Following the final detailed design work, two planning applications will be submitted by the Club: 1) a detailed application for Bramley-Moore Dock and 2) an outline application for Goodison Park. These applications are expected to be submitted before the end of 2019.
Everton’s Chief Executive Officer, Professor Denise Barrett-Baxendale said of the new stadium: “Today marks an incredibly important milestone for us as we seek to build a new stadium which will act as a ‘game changer’ for the Club and our city region.
“Our proposed stadium design takes its inspiration from both our city’s maritime history and from our Club’s rich heritage and traditions.
“It is, first and foremost, a stadium for football, for our passionate fans and for our players. A stadium that gives Everton Football Club a platform for growth both commercially and socially. But it is also a stadium for the entire city and a development which will deliver transformative benefits in terms of regeneration and inclusive growth for the whole Liverpool City Region and for North Liverpool in particular.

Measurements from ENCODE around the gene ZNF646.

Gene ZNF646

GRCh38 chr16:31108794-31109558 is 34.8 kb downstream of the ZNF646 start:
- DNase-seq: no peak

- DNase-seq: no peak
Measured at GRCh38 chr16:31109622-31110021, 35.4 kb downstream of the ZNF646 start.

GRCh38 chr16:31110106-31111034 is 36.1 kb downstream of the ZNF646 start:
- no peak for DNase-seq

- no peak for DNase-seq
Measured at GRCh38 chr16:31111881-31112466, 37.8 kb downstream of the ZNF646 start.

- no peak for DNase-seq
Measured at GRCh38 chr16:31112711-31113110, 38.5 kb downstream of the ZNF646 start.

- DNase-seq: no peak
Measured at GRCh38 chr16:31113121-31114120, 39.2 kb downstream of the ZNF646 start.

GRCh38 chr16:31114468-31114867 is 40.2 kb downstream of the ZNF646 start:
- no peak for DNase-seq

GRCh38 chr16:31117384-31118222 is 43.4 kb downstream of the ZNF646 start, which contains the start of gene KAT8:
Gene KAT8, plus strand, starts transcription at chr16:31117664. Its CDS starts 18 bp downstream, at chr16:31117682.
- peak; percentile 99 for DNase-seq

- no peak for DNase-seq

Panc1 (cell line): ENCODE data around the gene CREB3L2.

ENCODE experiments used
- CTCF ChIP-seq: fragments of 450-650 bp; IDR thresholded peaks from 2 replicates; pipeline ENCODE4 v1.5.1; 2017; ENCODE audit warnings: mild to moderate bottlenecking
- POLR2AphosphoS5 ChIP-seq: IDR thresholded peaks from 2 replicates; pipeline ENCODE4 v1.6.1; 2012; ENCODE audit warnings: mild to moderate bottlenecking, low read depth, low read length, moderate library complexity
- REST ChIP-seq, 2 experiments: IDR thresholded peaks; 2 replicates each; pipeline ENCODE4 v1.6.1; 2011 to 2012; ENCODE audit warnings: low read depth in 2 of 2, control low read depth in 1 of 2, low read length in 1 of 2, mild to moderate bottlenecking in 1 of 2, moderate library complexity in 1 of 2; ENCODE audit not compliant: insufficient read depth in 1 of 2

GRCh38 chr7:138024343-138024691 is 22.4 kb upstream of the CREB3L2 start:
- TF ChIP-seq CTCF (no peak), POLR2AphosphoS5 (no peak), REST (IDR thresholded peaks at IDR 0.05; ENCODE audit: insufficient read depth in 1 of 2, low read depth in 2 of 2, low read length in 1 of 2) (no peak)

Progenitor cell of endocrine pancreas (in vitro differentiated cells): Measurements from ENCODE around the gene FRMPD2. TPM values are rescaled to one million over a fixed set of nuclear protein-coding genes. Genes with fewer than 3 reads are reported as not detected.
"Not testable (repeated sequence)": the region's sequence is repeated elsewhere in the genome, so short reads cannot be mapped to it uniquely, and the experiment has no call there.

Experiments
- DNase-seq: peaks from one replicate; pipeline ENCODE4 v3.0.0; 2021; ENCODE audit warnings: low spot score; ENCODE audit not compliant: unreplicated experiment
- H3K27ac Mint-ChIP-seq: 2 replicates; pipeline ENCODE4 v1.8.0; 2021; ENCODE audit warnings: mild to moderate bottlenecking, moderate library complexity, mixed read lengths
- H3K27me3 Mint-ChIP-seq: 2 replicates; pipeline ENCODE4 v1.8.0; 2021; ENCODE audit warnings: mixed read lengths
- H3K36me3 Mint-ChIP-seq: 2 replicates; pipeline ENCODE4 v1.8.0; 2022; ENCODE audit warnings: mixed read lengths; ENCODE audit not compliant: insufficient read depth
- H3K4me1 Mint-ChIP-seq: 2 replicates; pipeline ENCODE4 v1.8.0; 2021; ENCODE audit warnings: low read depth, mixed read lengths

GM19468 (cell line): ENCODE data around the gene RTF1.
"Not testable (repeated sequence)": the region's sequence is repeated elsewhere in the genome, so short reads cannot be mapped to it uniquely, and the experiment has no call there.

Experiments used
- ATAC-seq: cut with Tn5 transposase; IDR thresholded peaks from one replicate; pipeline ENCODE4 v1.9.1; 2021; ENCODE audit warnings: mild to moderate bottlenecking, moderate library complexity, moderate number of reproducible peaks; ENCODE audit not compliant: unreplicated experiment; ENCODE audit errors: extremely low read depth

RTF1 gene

“Our plans for Goodison Park, although much more outlined at this stage, fulfil our promise to our neighbours in Liverpool 4 to work together to create something that will benefit the community for generations to come.
“There is still much work to be done to deliver both the stadium and the community-led legacy in Liverpool 4 but we remain on track to deliver these amazing transformational projects.
“I’d like to thank everyone who has supported us so far and especially would like to thank our fans, the residents and businesses around Goodison Park and the people of this city for listening to us, for sharing their ideas with us and for backing us on this journey.
“It is important that people continue to give us their views during this public consultation, so I would urge everyone to visit the exhibition as it tours the city region or go to the project website to take part.”